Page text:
Friday, August 05, 2011
Architects & Bureaucrats Say the Darndest Things
I used to write funny blog posts about Modernists earnestly arguing for a double standard in architecture. But that's been going on for so long that the humor fades. It's bad enough that architects and academics make racist comments about New Urbanism, but what's worse is that they operate in a milieu where even that doesn't sound outrageous.
The latest comes from CABE, the British Commission for Architecture and the Built Environment. CABE is what the English call a "quango" - a "quasi non-governmental organization" that gets some government funding and frequently speaks with governmental authority. CABE's governmental charter is to promote architecture and urbanism for the public good.
One of the good things about the London 2012 Olympics is the realisation that we have a set of buildings produced not by Quinlan Terry, Robert Adam, John Simpson but by Hopkins, Hadid, Populous, Make, Heneghan Peng et al. None of it endorsed by the Prince of Wales.
The first group contains the names of prominent traditional British architects whose work is frequently judged by CABE. The second group contains the names of prominent Modernist firms whose work is frequently judged by CABE. Reminder: the statement was made by the Chairman of CABE.
A group of traditional architects called TAG responded with a letter complaining that Finch goes against the government's official policy, which is to judge quality of design rather than style. (You can see the letter after the jump.) Finch's response in the Architect's Journal shows how far he stands from public opinion, let alone the public good:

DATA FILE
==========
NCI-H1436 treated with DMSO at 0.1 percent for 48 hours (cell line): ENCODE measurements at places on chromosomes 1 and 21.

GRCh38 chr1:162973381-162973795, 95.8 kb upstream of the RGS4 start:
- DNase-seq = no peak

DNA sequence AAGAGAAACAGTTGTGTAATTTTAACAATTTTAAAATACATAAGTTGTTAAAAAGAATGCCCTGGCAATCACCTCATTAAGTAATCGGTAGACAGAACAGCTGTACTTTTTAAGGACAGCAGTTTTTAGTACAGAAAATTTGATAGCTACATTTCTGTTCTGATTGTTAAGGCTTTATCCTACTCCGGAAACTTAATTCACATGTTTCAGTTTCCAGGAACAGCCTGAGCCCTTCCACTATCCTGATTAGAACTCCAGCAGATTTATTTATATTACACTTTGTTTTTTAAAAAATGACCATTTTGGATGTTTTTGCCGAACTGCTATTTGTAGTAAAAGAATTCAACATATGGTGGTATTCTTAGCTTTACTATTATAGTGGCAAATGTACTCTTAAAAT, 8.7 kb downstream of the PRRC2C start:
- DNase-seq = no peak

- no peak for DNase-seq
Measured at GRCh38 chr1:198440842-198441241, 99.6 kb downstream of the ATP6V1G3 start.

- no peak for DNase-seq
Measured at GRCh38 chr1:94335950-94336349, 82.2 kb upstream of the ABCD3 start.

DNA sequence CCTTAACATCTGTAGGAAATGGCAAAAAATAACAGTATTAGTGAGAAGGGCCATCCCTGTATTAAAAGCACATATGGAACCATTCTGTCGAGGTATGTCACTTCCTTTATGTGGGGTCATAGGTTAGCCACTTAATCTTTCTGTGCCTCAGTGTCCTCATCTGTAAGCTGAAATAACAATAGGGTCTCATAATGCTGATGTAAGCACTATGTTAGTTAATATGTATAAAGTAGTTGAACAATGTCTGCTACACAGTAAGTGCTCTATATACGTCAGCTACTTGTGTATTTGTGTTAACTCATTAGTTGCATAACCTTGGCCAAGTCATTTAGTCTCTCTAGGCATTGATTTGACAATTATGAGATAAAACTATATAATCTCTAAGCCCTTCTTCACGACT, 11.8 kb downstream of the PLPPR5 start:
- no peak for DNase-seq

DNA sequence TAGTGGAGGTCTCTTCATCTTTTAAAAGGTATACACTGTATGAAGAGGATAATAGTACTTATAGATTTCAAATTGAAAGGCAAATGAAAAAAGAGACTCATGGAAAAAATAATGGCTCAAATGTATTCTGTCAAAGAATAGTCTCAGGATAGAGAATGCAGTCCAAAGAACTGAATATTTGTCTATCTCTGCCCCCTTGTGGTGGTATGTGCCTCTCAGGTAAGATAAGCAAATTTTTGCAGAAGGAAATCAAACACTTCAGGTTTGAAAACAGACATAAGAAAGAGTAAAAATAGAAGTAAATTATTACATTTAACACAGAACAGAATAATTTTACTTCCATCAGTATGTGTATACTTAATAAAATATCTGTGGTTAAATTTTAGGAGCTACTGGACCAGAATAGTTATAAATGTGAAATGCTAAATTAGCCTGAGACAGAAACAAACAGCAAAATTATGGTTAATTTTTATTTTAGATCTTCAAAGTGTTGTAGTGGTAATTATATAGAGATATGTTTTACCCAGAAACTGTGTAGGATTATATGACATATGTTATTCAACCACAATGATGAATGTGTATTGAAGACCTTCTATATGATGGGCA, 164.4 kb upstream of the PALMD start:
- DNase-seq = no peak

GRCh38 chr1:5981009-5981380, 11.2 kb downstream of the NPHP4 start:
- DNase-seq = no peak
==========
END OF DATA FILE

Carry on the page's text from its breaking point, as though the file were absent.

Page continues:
Far from apologising to this self-selecting group of polemicists, I suggest that they issue an apology to me for their intemperate language and inappropriate demands, best described as bad manners.
Meanwhile, the Chair of CABE's parent organization, the Design Council, said it was okay because CABE's Chair was speaking personally, not as Chair of CABE (in an article in the Architects' Journal). Both seemingly felt it was okay that he had professionally insulted architects who appear before him.They also forgot that the year before CABE and Finch had taken the opposite position.
In 2010, when CABE's funding was being cut back, Prince Charles suggested that his Foundation for the Built Environment take over some of the planning decisions made by CABE. Finch said the foundation would not able to serve the wider public interest owing to what he saw as its bias towards particular forms of architecture and urban planning.
Stylistic preferences will make it more difficult for certain building types to win planning approval. The public interest is better served by concentrating on the quality of a piece of architecture rather than style which can come down to superficial visual appearance. It comes down to whether their advice would be independent and disinterested and they obviously have a stylistic preference.
Ignoring the double standard, there is still an important point to be made about the criteria for judgement. Finch made his judgements on the basis of architectural style: Britain's best traditional architects are all bad, in his opinion, because they don't design in the only style that he likes (i.e., Modernism). While the Prince's Foundation makes its judgements on the basis of urban design principles and the market. People at the Foundation like Hank Dittmar, the American Chief Operating Officer, have no problem with Modernist buildings if they work in context and if people want to buy them. Tower-in-the-parking-lot designs like the one below that work against walkable, sustainable cities they have problems with.
Finch's bias is nothing more or less than a common outcome of an architectural education.It does not represent public opinion, which likes both traditional and modernist designs.
Modernism's hold on the architectural profession never ceases to amaze me. To have it so institutionalized is as always disheartening, but I don't think there's anything else to do but to keep beating back the idea of it's inevitability, much like telling the priests of yore that meybe thier ideas of heaven and hell are only their own.
Posted by: Thayer-D at Aug 15, 2011 9:42:40 AM